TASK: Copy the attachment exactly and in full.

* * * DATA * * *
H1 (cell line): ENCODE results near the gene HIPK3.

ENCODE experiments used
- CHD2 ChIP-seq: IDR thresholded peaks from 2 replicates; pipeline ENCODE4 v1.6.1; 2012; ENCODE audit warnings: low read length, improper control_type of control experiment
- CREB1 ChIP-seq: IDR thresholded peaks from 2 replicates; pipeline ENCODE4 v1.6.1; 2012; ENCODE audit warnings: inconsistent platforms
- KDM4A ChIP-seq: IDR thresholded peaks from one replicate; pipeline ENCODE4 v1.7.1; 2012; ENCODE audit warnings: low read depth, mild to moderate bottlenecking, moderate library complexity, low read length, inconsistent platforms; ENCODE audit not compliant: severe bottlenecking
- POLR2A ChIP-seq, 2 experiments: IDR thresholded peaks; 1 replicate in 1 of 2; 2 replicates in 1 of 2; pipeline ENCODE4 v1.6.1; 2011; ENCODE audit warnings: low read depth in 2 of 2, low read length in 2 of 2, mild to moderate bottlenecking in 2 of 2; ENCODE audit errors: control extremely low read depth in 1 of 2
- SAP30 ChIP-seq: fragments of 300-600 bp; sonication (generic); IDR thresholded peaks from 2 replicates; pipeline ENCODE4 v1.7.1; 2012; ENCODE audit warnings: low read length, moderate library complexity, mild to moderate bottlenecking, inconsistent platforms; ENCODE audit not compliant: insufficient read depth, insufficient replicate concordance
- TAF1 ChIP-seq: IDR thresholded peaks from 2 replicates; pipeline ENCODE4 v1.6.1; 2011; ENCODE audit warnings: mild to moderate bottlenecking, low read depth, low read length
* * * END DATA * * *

H1 (cell line): ENCODE results near the gene HIPK3.

ENCODE experiments used
- CHD2 ChIP-seq: IDR thresholded peaks from 2 replicates; pipeline ENCODE4 v1.6.1; 2012; ENCODE audit warnings: low read length, improper control_type of control experiment
- CREB1 ChIP-seq: IDR thresholded peaks from 2 replicates; pipeline ENCODE4 v1.6.1; 2012; ENCODE audit warnings: inconsistent platforms
- KDM4A ChIP-seq: IDR thresholded peaks from one replicate; pipeline ENCODE4 v1.7.1; 2012; ENCODE audit warnings: low read depth, mild to moderate bottlenecking, moderate library complexity, low read length, inconsistent platforms; ENCODE audit not compliant: severe bottlenecking
- POLR2A ChIP-seq, 2 experiments: IDR thresholded peaks; 1 replicate in 1 of 2; 2 replicates in 1 of 2; pipeline ENCODE4 v1.6.1; 2011; ENCODE audit warnings: low read depth in 2 of 2, low read length in 2 of 2, mild to moderate bottlenecking in 2 of 2; ENCODE audit errors: control extremely low read depth in 1 of 2
- SAP30 ChIP-seq: fragments of 300-600 bp; sonication (generic); IDR thresholded peaks from 2 replicates; pipeline ENCODE4 v1.7.1; 2012; ENCODE audit warnings: low read length, moderate library complexity, mild to moderate bottlenecking, inconsistent platforms; ENCODE audit not compliant: insufficient read depth, insufficient replicate concordance
- TAF1 ChIP-seq: IDR thresholded peaks from 2 replicates; pipeline ENCODE4 v1.6.1; 2011; ENCODE audit warnings: mild to moderate bottlenecking, low read depth, low read length